Some events in smaller towns well and truly surpassed expectations, notably Taupō Library, Napier MTG Museum and Petone Library: it is always heartening when you have to put out more chairs! Other places drew audiences of 60–90 people (Nelson Provincial Museum, Canterbury Museum and Friends of Turnbull Library). Then there was the thrill of being asked to sign my name on the author wall of Poppies Bookshop in New Plymouth (just under the signature of Helen Clark), or of wandering along Oamaru streets and seeing posters advertising my book and talk at the library in almost every shop window and of posing outside lovely window displays of my book (Carson’s in Thames & Poppies New Plymouth). I really appreciated the way that my venue hosts helped publicise my talks through their networks. In most cases I organised local booksellers to sell books at my events. One advantage of this was hopefully that they would then both stock and hand-sell it at least until Christmas. This has ensured that my book is in at least one (usually the independent) bookshop in each of the 24 towns I visited.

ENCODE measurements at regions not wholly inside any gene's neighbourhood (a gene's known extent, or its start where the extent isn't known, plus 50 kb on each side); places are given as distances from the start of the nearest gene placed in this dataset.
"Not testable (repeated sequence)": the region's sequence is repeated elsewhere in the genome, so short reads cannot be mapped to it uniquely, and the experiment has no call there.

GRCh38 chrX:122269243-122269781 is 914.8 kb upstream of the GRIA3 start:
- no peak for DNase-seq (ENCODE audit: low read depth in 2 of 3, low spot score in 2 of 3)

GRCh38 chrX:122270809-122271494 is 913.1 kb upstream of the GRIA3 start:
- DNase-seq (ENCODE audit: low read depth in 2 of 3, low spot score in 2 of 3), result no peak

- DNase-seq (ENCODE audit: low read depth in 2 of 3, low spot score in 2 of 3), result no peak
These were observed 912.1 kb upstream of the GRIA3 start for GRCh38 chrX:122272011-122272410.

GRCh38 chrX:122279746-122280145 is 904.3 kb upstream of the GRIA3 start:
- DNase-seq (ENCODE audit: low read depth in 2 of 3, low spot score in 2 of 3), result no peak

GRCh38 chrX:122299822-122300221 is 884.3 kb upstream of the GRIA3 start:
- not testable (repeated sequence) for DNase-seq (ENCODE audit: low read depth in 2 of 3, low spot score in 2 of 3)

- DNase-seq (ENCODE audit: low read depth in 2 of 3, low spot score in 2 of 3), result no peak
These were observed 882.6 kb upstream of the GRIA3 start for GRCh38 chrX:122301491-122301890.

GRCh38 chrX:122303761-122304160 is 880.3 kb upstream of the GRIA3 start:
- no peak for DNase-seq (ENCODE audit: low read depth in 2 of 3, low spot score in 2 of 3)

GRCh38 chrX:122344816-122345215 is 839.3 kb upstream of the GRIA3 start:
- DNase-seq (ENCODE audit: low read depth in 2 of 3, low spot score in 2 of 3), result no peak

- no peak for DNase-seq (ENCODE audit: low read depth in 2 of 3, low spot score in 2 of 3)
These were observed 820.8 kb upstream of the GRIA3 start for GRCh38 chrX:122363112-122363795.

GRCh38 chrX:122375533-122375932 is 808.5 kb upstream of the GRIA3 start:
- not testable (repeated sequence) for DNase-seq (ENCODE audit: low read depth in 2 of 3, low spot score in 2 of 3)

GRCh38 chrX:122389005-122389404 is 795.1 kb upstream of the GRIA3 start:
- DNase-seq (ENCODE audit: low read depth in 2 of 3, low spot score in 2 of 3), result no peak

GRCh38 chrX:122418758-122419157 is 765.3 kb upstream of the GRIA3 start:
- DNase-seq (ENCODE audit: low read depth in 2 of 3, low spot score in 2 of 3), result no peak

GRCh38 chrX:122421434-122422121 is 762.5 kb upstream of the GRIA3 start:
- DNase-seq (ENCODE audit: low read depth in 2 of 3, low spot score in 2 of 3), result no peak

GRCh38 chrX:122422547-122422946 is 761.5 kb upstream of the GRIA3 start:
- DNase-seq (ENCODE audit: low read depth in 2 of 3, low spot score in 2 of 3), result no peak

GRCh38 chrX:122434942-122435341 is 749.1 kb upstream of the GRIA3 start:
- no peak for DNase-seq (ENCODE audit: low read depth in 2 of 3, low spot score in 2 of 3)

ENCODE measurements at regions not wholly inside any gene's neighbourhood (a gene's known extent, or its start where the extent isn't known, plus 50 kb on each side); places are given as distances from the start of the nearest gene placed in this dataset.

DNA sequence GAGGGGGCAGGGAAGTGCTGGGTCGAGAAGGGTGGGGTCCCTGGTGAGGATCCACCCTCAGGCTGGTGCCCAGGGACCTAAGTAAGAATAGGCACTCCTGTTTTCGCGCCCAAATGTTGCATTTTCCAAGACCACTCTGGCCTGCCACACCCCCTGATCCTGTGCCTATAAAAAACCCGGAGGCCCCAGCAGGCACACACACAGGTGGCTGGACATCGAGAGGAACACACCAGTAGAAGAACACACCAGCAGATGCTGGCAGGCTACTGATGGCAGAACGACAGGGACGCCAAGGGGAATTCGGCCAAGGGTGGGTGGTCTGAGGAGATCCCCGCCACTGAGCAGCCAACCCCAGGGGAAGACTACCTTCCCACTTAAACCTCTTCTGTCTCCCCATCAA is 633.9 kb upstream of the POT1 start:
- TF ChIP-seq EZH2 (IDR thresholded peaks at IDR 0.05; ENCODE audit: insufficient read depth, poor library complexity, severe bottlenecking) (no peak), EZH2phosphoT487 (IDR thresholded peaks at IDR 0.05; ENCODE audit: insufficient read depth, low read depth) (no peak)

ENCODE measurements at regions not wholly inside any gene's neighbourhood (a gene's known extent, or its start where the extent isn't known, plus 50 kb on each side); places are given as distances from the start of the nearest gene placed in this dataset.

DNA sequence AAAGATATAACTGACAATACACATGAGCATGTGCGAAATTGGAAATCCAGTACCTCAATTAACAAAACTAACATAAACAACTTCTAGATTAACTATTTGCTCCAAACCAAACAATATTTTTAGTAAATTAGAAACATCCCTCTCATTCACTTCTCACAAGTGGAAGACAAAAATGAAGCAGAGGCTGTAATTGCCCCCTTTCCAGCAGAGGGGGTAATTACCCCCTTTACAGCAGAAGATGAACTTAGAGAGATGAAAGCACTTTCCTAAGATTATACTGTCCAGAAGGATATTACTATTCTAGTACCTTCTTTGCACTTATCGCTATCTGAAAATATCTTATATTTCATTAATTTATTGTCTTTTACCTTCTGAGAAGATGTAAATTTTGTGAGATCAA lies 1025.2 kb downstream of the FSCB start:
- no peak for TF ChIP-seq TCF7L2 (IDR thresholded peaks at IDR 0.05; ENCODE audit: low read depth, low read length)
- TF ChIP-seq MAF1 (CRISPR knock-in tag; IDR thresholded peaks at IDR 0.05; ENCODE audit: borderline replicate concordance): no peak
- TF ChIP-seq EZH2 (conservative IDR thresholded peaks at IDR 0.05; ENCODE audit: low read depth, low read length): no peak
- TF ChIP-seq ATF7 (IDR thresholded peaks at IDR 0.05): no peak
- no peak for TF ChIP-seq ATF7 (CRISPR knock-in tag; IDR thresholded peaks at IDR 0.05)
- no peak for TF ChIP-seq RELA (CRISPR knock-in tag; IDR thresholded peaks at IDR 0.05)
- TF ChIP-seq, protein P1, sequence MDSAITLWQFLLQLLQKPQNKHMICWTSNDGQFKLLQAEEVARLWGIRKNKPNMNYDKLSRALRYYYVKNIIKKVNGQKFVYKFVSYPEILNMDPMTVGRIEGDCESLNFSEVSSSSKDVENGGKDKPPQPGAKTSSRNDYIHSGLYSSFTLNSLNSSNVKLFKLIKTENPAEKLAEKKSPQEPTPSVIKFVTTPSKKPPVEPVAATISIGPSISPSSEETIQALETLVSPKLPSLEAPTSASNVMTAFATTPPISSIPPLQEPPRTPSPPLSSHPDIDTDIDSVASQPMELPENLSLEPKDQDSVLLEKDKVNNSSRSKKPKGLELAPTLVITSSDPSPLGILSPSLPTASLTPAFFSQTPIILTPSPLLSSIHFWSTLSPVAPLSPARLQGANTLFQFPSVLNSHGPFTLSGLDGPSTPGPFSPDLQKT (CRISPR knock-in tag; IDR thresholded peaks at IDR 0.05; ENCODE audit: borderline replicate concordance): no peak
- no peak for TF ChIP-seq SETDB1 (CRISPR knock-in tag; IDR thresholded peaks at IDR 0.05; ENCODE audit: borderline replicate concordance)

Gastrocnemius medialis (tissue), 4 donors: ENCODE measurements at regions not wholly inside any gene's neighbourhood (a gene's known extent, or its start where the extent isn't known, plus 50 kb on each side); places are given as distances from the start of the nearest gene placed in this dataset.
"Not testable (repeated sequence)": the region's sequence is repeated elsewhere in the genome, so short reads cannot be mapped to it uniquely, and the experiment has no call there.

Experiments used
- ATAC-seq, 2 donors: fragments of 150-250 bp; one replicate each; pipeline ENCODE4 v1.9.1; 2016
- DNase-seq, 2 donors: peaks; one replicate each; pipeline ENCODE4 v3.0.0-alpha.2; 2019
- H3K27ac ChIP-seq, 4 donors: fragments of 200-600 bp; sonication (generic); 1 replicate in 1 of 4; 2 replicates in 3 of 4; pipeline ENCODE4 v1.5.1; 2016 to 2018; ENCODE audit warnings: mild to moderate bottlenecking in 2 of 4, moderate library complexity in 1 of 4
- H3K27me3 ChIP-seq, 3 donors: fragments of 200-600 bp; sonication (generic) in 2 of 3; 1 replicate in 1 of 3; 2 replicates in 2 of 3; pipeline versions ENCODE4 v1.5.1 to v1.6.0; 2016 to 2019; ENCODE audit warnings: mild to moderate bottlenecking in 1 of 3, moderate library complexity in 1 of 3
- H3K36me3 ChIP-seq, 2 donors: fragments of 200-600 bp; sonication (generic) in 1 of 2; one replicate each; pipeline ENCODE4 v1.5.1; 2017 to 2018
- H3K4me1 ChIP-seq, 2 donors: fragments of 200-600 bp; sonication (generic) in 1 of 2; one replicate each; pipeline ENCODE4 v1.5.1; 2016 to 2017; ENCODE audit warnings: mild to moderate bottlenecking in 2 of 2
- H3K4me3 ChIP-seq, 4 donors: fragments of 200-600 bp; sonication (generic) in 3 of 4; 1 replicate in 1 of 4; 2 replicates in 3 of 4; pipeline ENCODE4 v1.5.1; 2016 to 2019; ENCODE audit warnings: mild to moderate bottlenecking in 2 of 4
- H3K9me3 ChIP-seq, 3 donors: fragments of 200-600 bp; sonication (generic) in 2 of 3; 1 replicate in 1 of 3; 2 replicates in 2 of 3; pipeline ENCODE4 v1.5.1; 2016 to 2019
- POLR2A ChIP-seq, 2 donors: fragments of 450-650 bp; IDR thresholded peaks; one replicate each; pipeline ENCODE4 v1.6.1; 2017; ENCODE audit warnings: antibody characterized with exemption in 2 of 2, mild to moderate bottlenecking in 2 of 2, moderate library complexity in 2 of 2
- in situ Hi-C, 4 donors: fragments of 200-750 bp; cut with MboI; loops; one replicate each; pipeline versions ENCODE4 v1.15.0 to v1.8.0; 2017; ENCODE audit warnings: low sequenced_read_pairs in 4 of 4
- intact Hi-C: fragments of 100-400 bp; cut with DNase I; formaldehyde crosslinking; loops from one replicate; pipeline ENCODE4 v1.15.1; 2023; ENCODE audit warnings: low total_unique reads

The biggest event of all of course was the official book launch itself. My home town of Whanganui played host, with the fabulous Lesley Stead of Paige’s bookshop selling books. It was held at the lovely Space Gallery as a fringe event of the Whanganui Literary Festival. I was a bit terrified that no one would show up, especially as a writer/publisher friend had said he would travel to Whanganui from Wellington for the launch because he ‘anticipated that I might need the support’(!). Whanganui, however, turned out in droves: not only were more seats brought out, but there was standing room only. Never underestimate the power of a local bookseller, literary festival organisers and an enthusiastic mother.
The talks were always fun and the questions even better. The most common was ‘who is the lady with the hair on the cover?’ She was Jemima Potto, a Whanganui teenager who inherited her mother’s straw bonnet business. After her marriage to a Wellington butcher, Jemima took the reins of the family finances, her husband being rather too fond of the races. The Whanganui UCOL Hairdressing Class tried to recreate the hair, finding it extremely difficult.
Travelling for two months, giving talks most days was pretty exhausting. As the tour entered its fifth week, I learnt to tell what day it was by the town I was in. “Today is Thursday so I think I am in Taupō because yesterday was Tauranga and the day before Thames...” I also discovered the value of an afternoon nap … not a ‘nana nap’ but a ‘power nap’ of course.